This debut novel is based on the true story of Deborah Samson, a Massachusetts servant and weaver who disguised herself as a man, joined the Continental Army under the name Robert Shurtliff, and served seventeen months in the American Revolution. She served part of the time as a combat infantryman, was wounded, dug a musket ball out of her own leg to avoid detection, and was honorably discharged in 1783.
This is a gripping story on more than one level. The well-researched history brings the setting vividly to life as Deborah/Robert learns to shoulder a firelock and fight for her country’s independence. She is also fighting for her personal independence, and watching her not only pretend to be a man, but actually try to think and feel like a man to better avoid discovery, is mesmerizing. What deepens the novel and makes it more than just an adventure story is Deborah/Robert’s internal development. When tested, she is brave and tenacious, loyal, trustworthy, and kind. In the novel, she is capable of a close friendship with a woman as well as a loving relationship with a man. In the end, whether male or female, Deborah/Robert is a commendable, worthy person, and that seems more important than gender.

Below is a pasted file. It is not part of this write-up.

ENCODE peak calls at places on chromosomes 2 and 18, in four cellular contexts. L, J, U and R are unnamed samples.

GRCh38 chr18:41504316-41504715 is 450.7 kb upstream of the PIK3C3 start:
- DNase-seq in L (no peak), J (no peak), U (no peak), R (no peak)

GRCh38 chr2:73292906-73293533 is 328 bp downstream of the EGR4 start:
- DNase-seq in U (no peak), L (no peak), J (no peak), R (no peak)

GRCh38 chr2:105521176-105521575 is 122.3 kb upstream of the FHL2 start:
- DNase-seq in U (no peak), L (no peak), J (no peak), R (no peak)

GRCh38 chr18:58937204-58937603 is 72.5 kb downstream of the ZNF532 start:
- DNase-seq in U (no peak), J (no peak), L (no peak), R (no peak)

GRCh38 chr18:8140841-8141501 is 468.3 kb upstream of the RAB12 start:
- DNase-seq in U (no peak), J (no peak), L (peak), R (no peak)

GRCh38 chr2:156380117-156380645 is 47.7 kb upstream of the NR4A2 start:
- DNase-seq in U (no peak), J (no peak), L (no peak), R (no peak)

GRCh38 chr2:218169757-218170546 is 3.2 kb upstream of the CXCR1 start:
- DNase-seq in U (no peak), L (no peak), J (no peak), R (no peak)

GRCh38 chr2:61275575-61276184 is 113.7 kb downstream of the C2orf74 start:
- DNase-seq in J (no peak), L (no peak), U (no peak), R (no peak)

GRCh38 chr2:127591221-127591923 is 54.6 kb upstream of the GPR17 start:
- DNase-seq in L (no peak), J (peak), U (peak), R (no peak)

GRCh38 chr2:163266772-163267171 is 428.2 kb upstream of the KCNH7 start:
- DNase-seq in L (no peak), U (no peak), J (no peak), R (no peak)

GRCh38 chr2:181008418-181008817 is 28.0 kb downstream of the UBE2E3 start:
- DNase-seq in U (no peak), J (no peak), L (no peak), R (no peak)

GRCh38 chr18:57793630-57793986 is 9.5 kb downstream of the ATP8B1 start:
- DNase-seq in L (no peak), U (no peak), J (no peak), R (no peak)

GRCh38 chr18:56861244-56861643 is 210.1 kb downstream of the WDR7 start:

A historical note explaining where fact ends and fiction starts would have been helpful. Still, Revolutionary is a luminous story of love and heartbreak, of personal struggle in wartime, of betrayal, and of great courage. Recommended.